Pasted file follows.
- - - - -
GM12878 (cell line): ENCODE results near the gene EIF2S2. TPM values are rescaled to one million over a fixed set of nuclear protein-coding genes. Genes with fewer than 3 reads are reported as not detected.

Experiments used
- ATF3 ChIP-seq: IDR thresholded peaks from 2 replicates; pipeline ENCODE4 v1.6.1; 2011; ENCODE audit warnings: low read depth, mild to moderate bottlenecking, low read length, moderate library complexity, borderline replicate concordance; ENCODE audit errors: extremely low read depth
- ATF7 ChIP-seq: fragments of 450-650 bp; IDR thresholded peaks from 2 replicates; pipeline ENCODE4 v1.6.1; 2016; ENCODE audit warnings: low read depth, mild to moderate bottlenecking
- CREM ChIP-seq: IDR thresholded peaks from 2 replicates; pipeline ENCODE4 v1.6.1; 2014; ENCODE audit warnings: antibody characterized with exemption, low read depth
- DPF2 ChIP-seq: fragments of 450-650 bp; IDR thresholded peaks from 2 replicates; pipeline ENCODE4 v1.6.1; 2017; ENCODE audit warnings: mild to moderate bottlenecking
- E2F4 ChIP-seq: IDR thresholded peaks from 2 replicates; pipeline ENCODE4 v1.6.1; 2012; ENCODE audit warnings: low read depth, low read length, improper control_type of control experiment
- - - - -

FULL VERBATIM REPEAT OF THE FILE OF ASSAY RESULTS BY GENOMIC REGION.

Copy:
GM12878 (cell line): ENCODE results near the gene EIF2S2. TPM values are rescaled to one million over a fixed set of nuclear protein-coding genes. Genes with fewer than 3 reads are reported as not detected.

Experiments used
- ATF3 ChIP-seq: IDR thresholded peaks from 2 replicates; pipeline ENCODE4 v1.6.1; 2011; ENCODE audit warnings: low read depth, mild to moderate bottlenecking, low read length, moderate library complexity, borderline replicate concordance; ENCODE audit errors: extremely low read depth
- ATF7 ChIP-seq: fragments of 450-650 bp; IDR thresholded peaks from 2 replicates; pipeline ENCODE4 v1.6.1; 2016; ENCODE audit warnings: low read depth, mild to moderate bottlenecking
- CREM ChIP-seq: IDR thresholded peaks from 2 replicates; pipeline ENCODE4 v1.6.1; 2014; ENCODE audit warnings: antibody characterized with exemption, low read depth
- DPF2 ChIP-seq: fragments of 450-650 bp; IDR thresholded peaks from 2 replicates; pipeline ENCODE4 v1.6.1; 2017; ENCODE audit warnings: mild to moderate bottlenecking
- E2F4 ChIP-seq: IDR thresholded peaks from 2 replicates; pipeline ENCODE4 v1.6.1; 2012; ENCODE audit warnings: low read depth, low read length, improper control_type of control experiment